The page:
LONDON: Russia will only cooperate with Britain on the investigation into last week’s poisoning of an ex-Russian spy and his daughter if it receives samples of the nerve agent that is believed to have been used, Russia’s foreign minister said on Tuesday.
Sergey Lavrov spoke in response to the British government’s demand for an explanation of the use of a military-grade nerve agent produced in Russia in the attack in the English city of Salisbury.
Lavrov told reporters on Tuesday Moscow’s requests to see samples of the nerve agent have been turned down, which he called a violation of the Chemical Weapons Convention, which outlaws the production of chemical weapons. He insisted that Russia is “not to blame” for the poisoning.
He said Moscow is willing to cooperate with the probe but suggested that London would be “better off” complying with its international obligations “before putting forward ultimatums.”
Russian news agencies reported that the Foreign Ministry has summoned the British ambassador in Moscow over the poisoning.
British Prime Minister Theresa May said Russia’s involvement is “highly likely” and delivered a Tuesday deadline for a Russian response.
Officials said Prime Minister Theresa May is reviewing a range of economic and diplomatic measures in retaliation for the assault with a military-grade nerve agent.
The poisoning left 66-year-old Sergei Skripal and his 33-year-old daughter Yulia in critical condition.
May’s conclusion, based on assessment from the police and intelligence services, is leading to a major confrontation between Britain and Russia, which has taken an increasingly aggressive posture toward Europe in recent years.
The prime minister says Russia has until the end of Tuesday to explain its actions in the case.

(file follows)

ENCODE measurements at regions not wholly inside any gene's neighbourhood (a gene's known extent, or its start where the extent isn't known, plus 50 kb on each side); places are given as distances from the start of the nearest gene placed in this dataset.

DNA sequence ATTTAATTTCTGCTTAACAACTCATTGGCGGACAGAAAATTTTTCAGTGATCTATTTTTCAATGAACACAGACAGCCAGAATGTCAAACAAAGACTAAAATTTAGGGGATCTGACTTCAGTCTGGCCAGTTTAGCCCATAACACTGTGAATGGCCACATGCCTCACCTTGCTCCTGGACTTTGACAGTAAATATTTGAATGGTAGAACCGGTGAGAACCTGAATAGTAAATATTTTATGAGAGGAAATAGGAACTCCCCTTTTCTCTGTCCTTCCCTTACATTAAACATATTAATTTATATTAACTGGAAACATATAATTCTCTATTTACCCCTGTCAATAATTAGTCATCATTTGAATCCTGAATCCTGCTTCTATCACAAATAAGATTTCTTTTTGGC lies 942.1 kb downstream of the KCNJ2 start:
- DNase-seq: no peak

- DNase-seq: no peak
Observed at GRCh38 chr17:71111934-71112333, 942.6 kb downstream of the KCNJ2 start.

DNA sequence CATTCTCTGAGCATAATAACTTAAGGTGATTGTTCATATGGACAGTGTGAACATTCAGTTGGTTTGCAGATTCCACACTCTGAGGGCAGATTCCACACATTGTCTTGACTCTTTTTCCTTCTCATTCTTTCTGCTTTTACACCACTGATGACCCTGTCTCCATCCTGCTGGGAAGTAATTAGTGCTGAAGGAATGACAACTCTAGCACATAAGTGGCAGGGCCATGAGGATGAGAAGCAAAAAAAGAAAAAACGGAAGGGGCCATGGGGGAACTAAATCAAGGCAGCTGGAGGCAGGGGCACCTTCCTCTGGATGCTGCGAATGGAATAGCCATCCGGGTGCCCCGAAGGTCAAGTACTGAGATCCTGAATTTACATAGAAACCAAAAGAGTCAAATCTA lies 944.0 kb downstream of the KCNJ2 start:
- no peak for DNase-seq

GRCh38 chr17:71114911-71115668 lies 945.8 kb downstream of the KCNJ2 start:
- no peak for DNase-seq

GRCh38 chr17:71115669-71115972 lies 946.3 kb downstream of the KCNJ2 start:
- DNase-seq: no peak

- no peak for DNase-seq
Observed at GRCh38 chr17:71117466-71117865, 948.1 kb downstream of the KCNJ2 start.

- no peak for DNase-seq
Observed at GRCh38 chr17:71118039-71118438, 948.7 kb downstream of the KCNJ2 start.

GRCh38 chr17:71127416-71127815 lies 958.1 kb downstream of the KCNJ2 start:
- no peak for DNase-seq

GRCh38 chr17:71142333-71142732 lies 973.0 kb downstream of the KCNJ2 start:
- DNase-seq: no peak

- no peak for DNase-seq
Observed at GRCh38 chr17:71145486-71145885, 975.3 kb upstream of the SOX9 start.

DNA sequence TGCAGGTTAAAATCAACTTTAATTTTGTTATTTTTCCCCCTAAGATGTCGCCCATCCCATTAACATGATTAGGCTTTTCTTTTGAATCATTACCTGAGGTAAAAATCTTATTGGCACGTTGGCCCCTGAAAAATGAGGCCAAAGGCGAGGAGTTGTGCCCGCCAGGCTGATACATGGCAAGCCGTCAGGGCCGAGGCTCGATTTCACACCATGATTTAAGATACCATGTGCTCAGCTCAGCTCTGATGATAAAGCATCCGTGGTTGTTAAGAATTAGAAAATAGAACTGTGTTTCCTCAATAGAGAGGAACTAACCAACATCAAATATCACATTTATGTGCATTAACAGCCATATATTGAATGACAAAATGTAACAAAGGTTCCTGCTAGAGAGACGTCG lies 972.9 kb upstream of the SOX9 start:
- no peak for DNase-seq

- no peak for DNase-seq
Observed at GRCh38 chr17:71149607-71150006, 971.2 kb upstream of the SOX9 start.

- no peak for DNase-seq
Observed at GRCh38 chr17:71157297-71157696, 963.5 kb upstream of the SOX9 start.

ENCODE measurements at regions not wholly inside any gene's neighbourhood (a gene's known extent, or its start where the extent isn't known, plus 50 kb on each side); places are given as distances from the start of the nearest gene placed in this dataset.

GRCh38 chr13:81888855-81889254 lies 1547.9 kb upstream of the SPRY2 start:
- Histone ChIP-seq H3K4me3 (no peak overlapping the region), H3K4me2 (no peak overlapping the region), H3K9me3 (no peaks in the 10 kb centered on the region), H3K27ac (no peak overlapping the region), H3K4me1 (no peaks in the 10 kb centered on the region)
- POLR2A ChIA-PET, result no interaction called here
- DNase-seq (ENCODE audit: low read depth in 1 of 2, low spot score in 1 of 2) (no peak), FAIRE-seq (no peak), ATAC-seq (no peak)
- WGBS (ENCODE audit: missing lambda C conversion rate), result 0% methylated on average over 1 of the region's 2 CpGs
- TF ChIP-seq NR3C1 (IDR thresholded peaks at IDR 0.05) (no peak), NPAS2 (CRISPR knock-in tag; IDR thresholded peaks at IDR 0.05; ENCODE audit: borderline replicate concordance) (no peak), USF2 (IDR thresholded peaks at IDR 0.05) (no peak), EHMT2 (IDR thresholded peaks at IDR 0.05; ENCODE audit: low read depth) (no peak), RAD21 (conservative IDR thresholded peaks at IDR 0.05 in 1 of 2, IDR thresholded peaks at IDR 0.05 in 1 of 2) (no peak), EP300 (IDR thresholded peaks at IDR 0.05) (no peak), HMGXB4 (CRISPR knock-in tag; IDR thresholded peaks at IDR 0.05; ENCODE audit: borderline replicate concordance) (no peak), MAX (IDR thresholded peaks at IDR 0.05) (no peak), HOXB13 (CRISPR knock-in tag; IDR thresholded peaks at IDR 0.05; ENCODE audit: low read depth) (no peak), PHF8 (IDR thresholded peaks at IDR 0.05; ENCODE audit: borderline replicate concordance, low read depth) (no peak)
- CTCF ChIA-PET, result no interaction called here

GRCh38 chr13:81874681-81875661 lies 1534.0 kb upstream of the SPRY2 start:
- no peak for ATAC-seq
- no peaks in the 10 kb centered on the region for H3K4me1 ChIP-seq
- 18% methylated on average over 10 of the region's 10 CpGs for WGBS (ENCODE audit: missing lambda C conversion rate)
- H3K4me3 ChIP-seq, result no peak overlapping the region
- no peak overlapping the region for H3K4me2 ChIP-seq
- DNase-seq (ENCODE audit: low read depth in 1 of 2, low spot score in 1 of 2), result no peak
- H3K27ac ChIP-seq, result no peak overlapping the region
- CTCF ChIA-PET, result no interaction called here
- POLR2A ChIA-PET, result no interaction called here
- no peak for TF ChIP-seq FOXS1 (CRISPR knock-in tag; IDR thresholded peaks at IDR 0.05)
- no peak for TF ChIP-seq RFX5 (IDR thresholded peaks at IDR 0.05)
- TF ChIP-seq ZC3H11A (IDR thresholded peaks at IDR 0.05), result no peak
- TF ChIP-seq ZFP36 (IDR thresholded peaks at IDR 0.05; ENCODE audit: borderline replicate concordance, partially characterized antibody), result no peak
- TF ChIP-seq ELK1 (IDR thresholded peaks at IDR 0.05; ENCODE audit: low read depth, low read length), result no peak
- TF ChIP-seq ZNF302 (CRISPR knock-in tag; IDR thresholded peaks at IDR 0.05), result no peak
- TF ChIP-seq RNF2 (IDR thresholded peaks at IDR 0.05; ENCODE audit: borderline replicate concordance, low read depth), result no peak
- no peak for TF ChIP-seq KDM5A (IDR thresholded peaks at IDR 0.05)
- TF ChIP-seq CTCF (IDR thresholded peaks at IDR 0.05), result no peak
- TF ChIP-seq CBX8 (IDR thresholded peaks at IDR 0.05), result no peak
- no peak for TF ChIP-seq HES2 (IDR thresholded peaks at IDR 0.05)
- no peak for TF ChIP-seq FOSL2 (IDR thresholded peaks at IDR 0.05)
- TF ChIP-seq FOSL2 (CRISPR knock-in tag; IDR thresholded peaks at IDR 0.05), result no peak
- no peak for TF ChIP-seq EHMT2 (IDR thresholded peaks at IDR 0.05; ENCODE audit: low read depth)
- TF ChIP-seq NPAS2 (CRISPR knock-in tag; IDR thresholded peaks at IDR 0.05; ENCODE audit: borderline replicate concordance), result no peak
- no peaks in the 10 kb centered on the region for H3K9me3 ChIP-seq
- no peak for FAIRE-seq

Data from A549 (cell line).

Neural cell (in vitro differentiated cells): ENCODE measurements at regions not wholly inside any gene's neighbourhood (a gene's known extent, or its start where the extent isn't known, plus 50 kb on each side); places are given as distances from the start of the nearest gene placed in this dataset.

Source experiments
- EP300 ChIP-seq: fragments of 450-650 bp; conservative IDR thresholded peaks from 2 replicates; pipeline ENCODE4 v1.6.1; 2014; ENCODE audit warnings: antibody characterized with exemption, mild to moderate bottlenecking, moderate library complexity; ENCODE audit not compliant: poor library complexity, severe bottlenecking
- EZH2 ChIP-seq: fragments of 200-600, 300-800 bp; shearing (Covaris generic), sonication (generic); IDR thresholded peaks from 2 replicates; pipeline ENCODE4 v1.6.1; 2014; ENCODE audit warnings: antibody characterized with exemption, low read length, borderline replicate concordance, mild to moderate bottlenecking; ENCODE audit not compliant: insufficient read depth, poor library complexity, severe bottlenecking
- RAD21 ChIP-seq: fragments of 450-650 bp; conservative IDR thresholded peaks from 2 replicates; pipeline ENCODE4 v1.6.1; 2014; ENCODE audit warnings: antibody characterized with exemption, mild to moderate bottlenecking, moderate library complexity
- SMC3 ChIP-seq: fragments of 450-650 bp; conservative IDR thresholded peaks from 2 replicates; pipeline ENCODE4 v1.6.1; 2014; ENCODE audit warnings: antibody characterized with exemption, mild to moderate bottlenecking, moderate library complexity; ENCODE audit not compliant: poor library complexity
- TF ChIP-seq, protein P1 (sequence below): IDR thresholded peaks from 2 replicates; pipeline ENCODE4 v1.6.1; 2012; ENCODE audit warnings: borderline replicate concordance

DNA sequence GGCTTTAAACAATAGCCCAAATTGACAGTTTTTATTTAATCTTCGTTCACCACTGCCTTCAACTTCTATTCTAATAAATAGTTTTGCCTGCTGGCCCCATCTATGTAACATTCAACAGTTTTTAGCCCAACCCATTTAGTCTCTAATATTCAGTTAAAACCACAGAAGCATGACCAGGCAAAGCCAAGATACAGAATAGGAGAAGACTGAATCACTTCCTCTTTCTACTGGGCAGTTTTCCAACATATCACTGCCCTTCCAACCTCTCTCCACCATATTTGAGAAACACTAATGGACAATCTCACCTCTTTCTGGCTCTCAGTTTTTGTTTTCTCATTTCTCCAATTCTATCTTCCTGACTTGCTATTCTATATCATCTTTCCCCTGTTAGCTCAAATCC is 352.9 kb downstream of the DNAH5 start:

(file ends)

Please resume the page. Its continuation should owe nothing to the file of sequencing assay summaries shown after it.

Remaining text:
Foreign Secretary Boris Johnson said that Britain is talking to its international partners about the situation.
“I’ve been encouraged by the willingness of our friends to show support and solidarity,” he said.The chief of the world’s chemical weapons watchdog also said that those responsible “must be held accountable.”
In a speech on Tuesday to the Executive Council of the Organisation for the Prohibition of Chemical Weapons, Director-General Ahmet Uzumcu said Johnson called him on Monday evening to inform him of the results of investigations.
“It is extremely worrying that chemical agents are still being used to harm people.
Those found responsible for this use must be held accountable for their actions,” he said.
Skripal, a former Russian military intelligence officer, was convicted of spying for Bri-tain and then released in a spy swap.
He had been living under his own name in the small city of Salisbury for eight years before the attack without attracting any public attention.
Published in Dawn, March 14th, 2018
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